Philharmonia Orchestra/Salonen Sergey Khachatryan – Brahms & Berlioz

Brahms
Violin Concerto in D, Op.77
Berlioz
Symphonie fantastique, Op.14

Sergey Khachatryan (violin)

Philharmonia Orchestra
Esa-Pekka Salonen


Reviewed by: Richard Landau

Reviewed: 10 June, 2010
Venue: Southbank Centre, London – Royal Festival Hall

Sergey KhachatryanSergey Khachatryan here placed his very considerable technique at the service of a strongly felt performance of Brahms’s Violin Concerto. In a broadly paced account of the first movement he rose to most of the huge technical challenges – the odd intonation problem aside – but what was in short supply was the sheer weight and richness of tone that the work requires. Still, Joachim’s cadenza was despatched by Khachatryan with confidence, and there was sensitive playing from him in the slow movement, in which the wind section also made memorable contributions, particularly Gordon Hunt in the wonderful oboe solo at the very outset. Esa-Pekka Salonen and the Philharmonia Orchestra brought a suitable rush of adrenaline to the finale, but while Khachatryan played with much vigour, a truly gypsy-like temperament was absent. As an encore, Khachatryan gave a heartfelt ‘Sarabande’ from J. S. Bach’s D minor Partita.

Surprisingly returning to Berlioz’s Symphonie fantastique so soon (but no doubt because the September 2008 performance is newly available on Signum Classics), Salonen’s approach trod a measured path between the analytical and the fantastical. The beginning of the opening movement, ‘Rêveries, Passions’, hypnotically conveyed a heady mixture of world-weariness, delirium, and angst, the winds and horns subtly piercing the nervous string phrases in a manner that was simultaneously hypnotic and enervating. And in the allegro, Salonen unleashed a tide of almost unbridled energy (while, typically, losing the exposition repeat).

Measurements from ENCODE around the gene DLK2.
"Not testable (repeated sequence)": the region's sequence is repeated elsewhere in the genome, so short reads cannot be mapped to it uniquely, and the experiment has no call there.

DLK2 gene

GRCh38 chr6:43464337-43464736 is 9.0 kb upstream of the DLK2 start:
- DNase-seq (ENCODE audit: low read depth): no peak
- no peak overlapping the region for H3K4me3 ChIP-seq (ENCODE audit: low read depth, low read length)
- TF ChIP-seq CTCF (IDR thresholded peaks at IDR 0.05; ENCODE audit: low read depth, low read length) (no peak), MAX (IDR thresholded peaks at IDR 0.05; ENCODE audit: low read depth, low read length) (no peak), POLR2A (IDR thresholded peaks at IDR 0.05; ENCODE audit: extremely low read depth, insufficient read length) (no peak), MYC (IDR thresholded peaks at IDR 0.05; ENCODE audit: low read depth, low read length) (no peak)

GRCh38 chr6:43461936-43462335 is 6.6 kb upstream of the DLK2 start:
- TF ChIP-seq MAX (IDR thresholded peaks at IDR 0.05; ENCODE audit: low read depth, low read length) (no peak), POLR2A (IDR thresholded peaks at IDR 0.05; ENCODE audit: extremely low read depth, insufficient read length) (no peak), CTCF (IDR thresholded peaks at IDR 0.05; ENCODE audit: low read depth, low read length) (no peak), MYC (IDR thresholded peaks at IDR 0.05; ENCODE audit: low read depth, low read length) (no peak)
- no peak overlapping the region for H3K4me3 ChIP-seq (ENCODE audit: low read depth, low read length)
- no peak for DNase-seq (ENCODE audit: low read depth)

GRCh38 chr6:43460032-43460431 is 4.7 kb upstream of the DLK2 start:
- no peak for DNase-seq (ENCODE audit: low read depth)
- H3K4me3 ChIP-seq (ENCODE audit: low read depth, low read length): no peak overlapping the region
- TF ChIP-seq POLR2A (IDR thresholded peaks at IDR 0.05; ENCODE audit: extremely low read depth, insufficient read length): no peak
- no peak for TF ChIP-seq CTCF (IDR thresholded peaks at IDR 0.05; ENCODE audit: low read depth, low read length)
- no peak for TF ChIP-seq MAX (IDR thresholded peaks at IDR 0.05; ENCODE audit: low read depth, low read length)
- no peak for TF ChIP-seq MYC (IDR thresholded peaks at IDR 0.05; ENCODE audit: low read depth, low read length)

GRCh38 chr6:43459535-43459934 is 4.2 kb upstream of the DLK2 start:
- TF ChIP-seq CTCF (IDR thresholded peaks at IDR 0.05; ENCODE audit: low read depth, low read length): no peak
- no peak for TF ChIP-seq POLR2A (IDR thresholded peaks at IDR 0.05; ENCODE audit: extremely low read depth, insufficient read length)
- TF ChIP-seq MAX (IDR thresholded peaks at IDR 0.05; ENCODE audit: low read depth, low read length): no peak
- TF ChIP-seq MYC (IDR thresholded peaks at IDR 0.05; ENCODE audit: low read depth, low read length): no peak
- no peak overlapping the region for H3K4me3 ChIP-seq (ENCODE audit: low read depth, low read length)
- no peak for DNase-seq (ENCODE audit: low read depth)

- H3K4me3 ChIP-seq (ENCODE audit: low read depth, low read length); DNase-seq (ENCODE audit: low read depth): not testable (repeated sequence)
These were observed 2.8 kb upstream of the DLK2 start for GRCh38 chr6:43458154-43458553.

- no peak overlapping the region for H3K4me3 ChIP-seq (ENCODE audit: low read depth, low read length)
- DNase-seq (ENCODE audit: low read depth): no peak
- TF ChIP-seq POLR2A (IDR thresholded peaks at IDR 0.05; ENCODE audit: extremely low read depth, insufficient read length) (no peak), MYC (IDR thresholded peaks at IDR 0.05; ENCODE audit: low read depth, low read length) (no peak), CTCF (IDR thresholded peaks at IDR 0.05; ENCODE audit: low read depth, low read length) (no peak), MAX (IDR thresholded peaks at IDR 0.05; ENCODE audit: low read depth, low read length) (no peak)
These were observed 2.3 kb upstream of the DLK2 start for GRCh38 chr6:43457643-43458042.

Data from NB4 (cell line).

Esa-Pekka Salonen. Photograph: Nicho SödlingThe lilting second-movement ‘Waltz’, prefaced by wonderfully shimmering strings, was finely phrased and, by turns, joyful, wistful, and abandoned. There were highly effective contributions from Alistair Mackie on cornet (in the ad lib part) and – near the close – Barnaby Robson on clarinet, the latter conjuring up the darker mood barely concealed below the surface. The more-potent sadness that permeates ‘Scène aux champs’ was eloquently evoked in the duet between cor anglais (Jill Crowther) and off-stage oboe (Gordon Hunt); and the multiple-timpani’s suggestion of distant thunder at the close was all the more effective for being understated.

An unusually brisk and – perhaps precisely because of that – especially tense ‘March to the Scaffold’ was notable for arresting contributions from the clarinets, bassoons, and brass; after which Salonen set his forces on a dark and brooding path in a menacing ‘Witches’ Sabbath’, the grotesqueries of which were given graphic expression in orchestral playing of staggering virtuosity. The final pages of this awesome phantasmagoria – blazing brass and shrieking winds to the fore – made an overwhelming impact. And whilst many details of the score were revealed with an unusual degree of clarity, the overall shape and essence of the work were never compromised; a tad short on poetry, at times, but the dramatic gains were considerable.



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